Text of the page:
World Animal Protection, James Cook University, and CSIRO have joined forces to document the current amount of ghost fishing gear in the Gulf of Carpentaria.
The data collected will be analysed to produce a report that will provide an up-to-date picture of the volume of ghost nets in the area.
The region is a hot spot for both ghost fishing nets and marine turtles, including Olive Ridley, Hawksbill, Green, and Flatback turtles. Most of the nets are likely to have travelled on currents from countries to the north.
These plastic nets become trapped in the Gulf and continue to fish, injuring, entangling, and killing hundreds to thousands of marine animals.
“Fishing gear is designed to catch and kill, and when it is lost or abandoned in the ocean, it continues to do this, becoming the most harmful form of marine debris for sea animals,” Ben Pearson, head of campaigns Australia for World Animal Protection, said.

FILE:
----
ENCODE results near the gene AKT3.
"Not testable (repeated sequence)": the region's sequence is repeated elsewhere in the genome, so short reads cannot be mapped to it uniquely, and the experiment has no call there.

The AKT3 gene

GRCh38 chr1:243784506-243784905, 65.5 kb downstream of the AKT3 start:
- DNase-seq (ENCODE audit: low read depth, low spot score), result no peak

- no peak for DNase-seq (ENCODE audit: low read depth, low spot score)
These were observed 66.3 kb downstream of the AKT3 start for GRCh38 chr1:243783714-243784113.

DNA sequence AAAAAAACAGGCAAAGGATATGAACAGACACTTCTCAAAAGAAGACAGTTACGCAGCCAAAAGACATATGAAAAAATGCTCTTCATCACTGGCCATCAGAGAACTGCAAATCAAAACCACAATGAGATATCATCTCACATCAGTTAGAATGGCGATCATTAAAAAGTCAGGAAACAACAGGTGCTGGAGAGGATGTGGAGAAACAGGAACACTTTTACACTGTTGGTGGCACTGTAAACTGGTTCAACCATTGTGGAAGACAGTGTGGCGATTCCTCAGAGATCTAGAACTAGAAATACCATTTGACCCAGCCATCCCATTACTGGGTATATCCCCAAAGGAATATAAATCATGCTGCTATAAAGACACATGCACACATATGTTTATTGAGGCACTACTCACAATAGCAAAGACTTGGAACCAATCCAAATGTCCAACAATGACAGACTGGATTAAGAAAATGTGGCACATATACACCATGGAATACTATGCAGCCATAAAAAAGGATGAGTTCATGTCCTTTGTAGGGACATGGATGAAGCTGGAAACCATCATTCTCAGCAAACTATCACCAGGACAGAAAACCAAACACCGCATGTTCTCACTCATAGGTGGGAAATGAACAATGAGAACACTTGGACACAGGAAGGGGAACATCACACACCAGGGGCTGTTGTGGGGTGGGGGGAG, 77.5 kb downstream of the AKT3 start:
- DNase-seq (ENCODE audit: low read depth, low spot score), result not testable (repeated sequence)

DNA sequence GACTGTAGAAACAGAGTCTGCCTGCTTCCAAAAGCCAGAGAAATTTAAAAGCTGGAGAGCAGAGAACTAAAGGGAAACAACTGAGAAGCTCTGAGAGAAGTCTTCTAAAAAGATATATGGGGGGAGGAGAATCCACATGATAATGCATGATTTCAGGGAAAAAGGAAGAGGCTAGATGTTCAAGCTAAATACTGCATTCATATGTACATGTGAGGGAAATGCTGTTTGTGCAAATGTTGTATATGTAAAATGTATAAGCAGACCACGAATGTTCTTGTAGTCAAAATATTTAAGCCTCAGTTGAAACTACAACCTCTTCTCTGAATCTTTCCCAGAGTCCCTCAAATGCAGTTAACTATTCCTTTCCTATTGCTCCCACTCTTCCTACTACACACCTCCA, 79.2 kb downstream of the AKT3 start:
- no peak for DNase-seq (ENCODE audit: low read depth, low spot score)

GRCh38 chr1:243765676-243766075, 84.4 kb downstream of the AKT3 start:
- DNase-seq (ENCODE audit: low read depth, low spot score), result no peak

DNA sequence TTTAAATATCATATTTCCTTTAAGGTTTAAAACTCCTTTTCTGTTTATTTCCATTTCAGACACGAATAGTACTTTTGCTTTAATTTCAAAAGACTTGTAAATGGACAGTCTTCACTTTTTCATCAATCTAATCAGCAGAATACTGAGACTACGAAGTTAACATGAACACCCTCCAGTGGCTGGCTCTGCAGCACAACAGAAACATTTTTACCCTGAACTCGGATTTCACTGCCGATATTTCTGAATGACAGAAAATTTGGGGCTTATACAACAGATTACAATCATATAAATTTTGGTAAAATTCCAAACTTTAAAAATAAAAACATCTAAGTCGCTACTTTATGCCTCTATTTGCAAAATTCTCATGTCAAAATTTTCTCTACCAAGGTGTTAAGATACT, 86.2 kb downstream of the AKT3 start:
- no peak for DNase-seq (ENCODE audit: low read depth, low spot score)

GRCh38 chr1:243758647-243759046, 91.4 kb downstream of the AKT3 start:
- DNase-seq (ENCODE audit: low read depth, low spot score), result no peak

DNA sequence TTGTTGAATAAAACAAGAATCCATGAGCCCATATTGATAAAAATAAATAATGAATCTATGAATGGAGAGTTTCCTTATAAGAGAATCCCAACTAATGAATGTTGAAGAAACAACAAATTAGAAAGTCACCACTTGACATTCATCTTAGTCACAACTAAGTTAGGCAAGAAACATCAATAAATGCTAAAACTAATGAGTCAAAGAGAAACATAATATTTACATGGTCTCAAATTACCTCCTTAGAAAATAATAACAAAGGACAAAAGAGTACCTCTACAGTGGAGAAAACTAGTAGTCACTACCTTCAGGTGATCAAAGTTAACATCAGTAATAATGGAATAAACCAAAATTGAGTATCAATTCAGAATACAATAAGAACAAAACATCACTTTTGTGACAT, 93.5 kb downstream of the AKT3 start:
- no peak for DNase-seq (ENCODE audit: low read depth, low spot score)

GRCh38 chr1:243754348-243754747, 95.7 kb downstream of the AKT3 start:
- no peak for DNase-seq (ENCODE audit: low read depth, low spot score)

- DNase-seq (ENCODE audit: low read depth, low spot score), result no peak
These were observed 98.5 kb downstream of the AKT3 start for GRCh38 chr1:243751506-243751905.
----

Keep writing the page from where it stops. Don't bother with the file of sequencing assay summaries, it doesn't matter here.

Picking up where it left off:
He added that the animals caught in these nets can suffer from wounds, suffocate, or starve to death over a number of months.
Dr Norman Duke (MSc, PhD), senior research scientist, James Cook University said it was important to develop “long-term solutions that reduce marine debris to preserve ecosystems and protect endangered species.”
In 2015, World Animal Protection founded the Global Ghost Gear Initiative (GGGI) to combat the global problem of ghost fishing gear.
Since then, more than 90 GGGI participants from the fishing industry, the private sector, academia, governments, intergovernmental and non-governmental organisations have played a critical role to mitigate ghost gear locally, regionally, and globally.